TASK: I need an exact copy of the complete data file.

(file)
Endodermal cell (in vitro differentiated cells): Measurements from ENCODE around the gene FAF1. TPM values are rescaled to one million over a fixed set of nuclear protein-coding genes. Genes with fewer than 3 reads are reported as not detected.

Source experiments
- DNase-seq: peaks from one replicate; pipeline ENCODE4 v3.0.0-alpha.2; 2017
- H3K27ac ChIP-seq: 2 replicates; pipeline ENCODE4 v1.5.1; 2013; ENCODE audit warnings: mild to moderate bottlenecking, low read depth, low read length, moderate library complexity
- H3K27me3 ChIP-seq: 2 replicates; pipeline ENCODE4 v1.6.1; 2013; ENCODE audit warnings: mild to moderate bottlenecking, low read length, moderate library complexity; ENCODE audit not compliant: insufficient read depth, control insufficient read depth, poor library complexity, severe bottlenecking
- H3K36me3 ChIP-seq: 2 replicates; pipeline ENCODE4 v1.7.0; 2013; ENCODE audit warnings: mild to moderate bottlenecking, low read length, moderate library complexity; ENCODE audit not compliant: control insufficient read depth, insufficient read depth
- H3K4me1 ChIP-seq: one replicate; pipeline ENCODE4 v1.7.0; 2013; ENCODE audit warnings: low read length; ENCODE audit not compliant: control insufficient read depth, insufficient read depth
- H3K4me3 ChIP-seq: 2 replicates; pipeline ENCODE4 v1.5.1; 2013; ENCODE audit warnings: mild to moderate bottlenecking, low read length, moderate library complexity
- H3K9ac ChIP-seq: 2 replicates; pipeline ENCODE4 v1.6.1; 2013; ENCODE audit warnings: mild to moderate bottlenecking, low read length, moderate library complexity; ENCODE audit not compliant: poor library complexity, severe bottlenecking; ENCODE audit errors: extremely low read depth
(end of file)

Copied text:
Endodermal cell (in vitro differentiated cells): Measurements from ENCODE around the gene FAF1. TPM values are rescaled to one million over a fixed set of nuclear protein-coding genes. Genes with fewer than 3 reads are reported as not detected.

Source experiments
- DNase-seq: peaks from one replicate; pipeline ENCODE4 v3.0.0-alpha.2; 2017
- H3K27ac ChIP-seq: 2 replicates; pipeline ENCODE4 v1.5.1; 2013; ENCODE audit warnings: mild to moderate bottlenecking, low read depth, low read length, moderate library complexity
- H3K27me3 ChIP-seq: 2 replicates; pipeline ENCODE4 v1.6.1; 2013; ENCODE audit warnings: mild to moderate bottlenecking, low read length, moderate library complexity; ENCODE audit not compliant: insufficient read depth, control insufficient read depth, poor library complexity, severe bottlenecking
- H3K36me3 ChIP-seq: 2 replicates; pipeline ENCODE4 v1.7.0; 2013; ENCODE audit warnings: mild to moderate bottlenecking, low read length, moderate library complexity; ENCODE audit not compliant: control insufficient read depth, insufficient read depth
- H3K4me1 ChIP-seq: one replicate; pipeline ENCODE4 v1.7.0; 2013; ENCODE audit warnings: low read length; ENCODE audit not compliant: control insufficient read depth, insufficient read depth
- H3K4me3 ChIP-seq: 2 replicates; pipeline ENCODE4 v1.5.1; 2013; ENCODE audit warnings: mild to moderate bottlenecking, low read length, moderate library complexity
- H3K9ac ChIP-seq: 2 replicates; pipeline ENCODE4 v1.6.1; 2013; ENCODE audit warnings: mild to moderate bottlenecking, low read length, moderate library complexity; ENCODE audit not compliant: poor library complexity, severe bottlenecking; ENCODE audit errors: extremely low read depth